11 ounces all-purpose (AP) flour
1 tsp baking powder
1/2 tsp salt
1 large egg, lightly beaten
1/2 cup vegetable oil (very soft rendered chicken fat [schmalz], if you can find it, is even better)
1 tsp vinegar
1/2 cup lukewarm water

Whisk together your dry ingredients, beat the egg in a small bowl, and combine the vegetable oil, vinegar and water in a separate bowl or measure. Make a well in the center of the dry ingredients and pour in the beaten egg and the wet ingredients. Bring the dough together with a spatula, then knead lightly into a ball. Cover the bowl with plastic wrap and let the dough sit for an hour at room temperature to relax and hydrate.


Whisk together your dry ingredients.

Then make a well in the center and add your beaten egg…

…followed by the wet ingredients.

Bring the dough together with a spatula…

…then knead it lightly into a ball. It will be somewhat oily feeling. That’s what you want. Let the dough rest and hydrate for an hour. It may weep a little bit of oil as it sits. That’s perfectly OK.

Meanwhile make your filling. Here I’ve got three medium red potatoes (cooked), about half a cup of deeply caramelized yellow onions (one onion diced finely, cooked gently in two tablespoons of vegetable oil over low heat for a little over an hour), about a two-ounce blob of fresh goat cheese, and a teaspoon of salt.

Mashed. This isn’t nearly enough filling for this amount of dough, but it’s a good “for-instance.” Knishes are great stuffed with just about any leftovers you have in the fridge.

When you’re ready to shape your knishes, generously flour a dough board. Pull off a piece of dough from the ball and start rolling. You’ll find that as long as you use enough flour, it’s a very flexible and forgiving dough that rolls out easily. Roll it out as thin as you can without the dough tearing. The precise shape of your sheet isn’t important. A rough rectangle is just fine.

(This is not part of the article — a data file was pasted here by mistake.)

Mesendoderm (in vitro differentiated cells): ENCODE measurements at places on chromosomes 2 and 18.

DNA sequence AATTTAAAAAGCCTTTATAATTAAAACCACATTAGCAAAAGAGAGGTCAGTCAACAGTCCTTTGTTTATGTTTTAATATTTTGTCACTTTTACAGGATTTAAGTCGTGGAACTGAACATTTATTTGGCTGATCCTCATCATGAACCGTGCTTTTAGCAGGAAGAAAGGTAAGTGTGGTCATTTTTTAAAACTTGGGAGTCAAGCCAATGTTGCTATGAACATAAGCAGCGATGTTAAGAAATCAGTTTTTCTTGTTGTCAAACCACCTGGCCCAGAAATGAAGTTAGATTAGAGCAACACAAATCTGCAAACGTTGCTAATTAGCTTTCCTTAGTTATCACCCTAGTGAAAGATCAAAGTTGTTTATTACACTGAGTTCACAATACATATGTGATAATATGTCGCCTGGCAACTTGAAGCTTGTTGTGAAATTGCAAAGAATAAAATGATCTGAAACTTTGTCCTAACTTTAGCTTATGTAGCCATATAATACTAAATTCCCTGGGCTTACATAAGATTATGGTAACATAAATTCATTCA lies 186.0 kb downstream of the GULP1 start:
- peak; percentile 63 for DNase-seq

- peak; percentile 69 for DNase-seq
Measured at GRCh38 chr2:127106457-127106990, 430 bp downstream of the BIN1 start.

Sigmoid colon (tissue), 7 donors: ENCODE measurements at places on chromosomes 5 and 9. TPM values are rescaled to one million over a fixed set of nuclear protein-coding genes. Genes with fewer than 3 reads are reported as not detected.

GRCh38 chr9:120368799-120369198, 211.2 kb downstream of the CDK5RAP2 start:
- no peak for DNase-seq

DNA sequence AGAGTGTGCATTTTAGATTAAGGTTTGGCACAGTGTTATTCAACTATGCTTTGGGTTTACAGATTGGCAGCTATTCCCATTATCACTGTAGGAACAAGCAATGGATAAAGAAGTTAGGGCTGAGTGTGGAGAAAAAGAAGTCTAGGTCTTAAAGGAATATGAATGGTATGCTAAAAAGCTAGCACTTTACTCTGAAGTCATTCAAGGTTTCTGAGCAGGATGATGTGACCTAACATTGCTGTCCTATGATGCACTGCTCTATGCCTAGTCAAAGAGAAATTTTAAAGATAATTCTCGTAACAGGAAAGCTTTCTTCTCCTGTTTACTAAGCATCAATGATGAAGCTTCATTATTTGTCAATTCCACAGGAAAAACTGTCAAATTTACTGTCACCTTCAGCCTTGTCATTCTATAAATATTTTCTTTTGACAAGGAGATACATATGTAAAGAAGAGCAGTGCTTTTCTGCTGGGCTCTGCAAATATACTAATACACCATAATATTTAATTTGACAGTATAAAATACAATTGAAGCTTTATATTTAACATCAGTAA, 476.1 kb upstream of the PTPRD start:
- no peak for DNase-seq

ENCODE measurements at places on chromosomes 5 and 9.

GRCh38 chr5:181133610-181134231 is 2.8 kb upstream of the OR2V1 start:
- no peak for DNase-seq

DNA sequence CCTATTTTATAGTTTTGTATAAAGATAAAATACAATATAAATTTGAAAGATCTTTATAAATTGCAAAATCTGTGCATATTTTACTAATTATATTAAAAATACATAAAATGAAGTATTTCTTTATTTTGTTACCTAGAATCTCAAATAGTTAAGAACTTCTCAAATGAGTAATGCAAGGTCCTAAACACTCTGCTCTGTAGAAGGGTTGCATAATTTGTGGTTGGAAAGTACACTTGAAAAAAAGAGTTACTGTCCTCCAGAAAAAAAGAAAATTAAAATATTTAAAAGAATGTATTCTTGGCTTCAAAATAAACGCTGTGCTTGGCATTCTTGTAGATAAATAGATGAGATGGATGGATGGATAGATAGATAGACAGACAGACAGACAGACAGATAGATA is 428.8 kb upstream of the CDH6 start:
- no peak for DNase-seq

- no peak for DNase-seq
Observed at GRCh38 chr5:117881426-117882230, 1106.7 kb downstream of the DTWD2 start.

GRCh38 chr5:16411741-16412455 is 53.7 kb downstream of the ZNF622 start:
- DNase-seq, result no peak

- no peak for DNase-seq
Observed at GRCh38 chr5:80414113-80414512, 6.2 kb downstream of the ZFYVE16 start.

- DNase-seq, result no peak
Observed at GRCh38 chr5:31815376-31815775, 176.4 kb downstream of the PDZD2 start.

When the dough is nice and thin, apply a long mound of filling to the bottom edge. I’m making rather small knishes, so my filling mound is small. For bigger knishes, well, you know what to do.

Then — and you can probably see where this is going — enclose the filling to form a long roll.

Roll the dough up in the sheet, but not terribly tightly. Knishes tend to want to break open in the oven. A little slack will help prevent this. Since this dough sheet is very thin, I keep rolling until the tube has about two layers on it. Some people really go nuts in this step and roll their dough out even thinner so as to give the tube four or five flaky layers. Me, I’m happy with two. Some like a thicker crust in just one layer. It’s really up to you.

When you’ve got as much crust on your knishes as you like, use a pizza cutter to trim off the excess. Add the scraps back to the dough ball for re-rolling.

Trim the excess, if there is much, from the ends.

Now to shape the actual knishes. This is very like making sausage. You want to pinch off about a three or four-inch length.

Give it a twist.

Then using your pizza cutter, cut it off.

The result is indeed like a small sausage. Pinch the ends shut to enclose the filling.

Turn the knish end-up on the pastry board…

…and with your palm push it down to form a squat cylinder.

Poke the top down with your finger to keep the center from crowning in the oven.

Lay the knishes out on sheet pans — these don’t need any proofing — and either bake, refrigerate (up to three days) or freeze (up to three months).

When ready to bake, paint with egg wash…

…and bake 30-40 minutes at 350 Fahrenheit until the crusts are golden brown.

 Now wasn’t that special??